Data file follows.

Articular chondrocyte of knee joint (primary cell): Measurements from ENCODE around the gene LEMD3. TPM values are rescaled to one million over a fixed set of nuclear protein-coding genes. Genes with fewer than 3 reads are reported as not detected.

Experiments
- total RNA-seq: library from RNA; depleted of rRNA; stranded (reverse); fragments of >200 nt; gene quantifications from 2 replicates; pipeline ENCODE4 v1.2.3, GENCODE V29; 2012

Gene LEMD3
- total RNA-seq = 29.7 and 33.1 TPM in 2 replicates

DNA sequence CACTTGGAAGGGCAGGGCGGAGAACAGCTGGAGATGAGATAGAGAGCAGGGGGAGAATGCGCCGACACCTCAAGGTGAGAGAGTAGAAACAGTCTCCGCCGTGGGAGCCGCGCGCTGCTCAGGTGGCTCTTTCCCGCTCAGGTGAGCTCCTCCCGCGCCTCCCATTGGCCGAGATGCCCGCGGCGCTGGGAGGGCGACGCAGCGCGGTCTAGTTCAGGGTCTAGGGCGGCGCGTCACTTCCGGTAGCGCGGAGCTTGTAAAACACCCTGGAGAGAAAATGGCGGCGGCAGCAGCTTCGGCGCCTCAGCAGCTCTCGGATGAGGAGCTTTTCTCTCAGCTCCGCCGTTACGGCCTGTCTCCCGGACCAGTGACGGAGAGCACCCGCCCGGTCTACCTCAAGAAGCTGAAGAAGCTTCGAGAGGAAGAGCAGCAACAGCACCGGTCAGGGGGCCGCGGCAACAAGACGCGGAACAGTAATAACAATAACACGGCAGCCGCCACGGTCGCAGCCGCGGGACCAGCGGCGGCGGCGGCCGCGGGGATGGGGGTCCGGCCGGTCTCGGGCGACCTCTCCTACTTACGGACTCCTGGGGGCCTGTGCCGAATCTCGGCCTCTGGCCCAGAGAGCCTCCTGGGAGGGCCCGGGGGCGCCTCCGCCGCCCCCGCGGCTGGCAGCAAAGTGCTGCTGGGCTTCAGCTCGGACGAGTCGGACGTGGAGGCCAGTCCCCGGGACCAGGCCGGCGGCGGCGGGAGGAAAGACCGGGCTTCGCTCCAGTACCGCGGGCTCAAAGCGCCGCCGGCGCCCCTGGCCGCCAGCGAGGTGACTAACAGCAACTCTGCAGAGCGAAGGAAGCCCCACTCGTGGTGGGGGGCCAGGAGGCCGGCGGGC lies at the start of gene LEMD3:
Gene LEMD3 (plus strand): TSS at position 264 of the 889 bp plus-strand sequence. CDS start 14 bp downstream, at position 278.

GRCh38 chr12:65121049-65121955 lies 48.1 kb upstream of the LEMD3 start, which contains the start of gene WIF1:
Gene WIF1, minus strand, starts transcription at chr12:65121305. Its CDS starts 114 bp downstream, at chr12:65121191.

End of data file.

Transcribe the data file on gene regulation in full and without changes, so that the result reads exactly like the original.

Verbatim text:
Articular chondrocyte of knee joint (primary cell): Measurements from ENCODE around the gene LEMD3. TPM values are rescaled to one million over a fixed set of nuclear protein-coding genes. Genes with fewer than 3 reads are reported as not detected.

Experiments
- total RNA-seq: library from RNA; depleted of rRNA; stranded (reverse); fragments of >200 nt; gene quantifications from 2 replicates; pipeline ENCODE4 v1.2.3, GENCODE V29; 2012

Gene LEMD3
- total RNA-seq = 29.7 and 33.1 TPM in 2 replicates

DNA sequence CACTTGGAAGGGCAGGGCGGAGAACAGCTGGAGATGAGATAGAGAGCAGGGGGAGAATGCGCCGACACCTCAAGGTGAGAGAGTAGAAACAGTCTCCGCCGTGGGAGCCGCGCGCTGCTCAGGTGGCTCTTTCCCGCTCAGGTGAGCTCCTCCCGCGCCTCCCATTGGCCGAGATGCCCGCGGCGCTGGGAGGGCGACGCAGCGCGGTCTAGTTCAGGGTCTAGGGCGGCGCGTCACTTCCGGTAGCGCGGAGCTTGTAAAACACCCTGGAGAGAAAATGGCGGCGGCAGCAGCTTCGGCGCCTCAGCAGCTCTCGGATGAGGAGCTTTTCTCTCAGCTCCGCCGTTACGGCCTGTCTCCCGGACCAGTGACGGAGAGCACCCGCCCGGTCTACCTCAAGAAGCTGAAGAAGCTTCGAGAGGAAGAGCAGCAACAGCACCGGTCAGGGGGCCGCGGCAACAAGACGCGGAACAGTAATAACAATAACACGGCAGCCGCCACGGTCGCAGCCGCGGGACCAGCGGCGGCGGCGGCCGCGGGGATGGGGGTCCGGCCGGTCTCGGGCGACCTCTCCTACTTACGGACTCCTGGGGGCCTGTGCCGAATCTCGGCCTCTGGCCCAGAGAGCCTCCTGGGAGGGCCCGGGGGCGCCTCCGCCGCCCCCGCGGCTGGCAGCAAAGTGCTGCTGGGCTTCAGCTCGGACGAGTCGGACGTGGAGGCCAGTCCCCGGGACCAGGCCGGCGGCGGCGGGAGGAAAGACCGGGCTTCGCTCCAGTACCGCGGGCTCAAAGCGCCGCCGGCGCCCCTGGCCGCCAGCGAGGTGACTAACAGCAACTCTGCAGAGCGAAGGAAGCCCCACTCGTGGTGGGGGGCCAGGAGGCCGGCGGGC lies at the start of gene LEMD3:
Gene LEMD3 (plus strand): TSS at position 264 of the 889 bp plus-strand sequence. CDS start 14 bp downstream, at position 278.

GRCh38 chr12:65121049-65121955 lies 48.1 kb upstream of the LEMD3 start, which contains the start of gene WIF1:
Gene WIF1, minus strand, starts transcription at chr12:65121305. Its CDS starts 114 bp downstream, at chr12:65121191.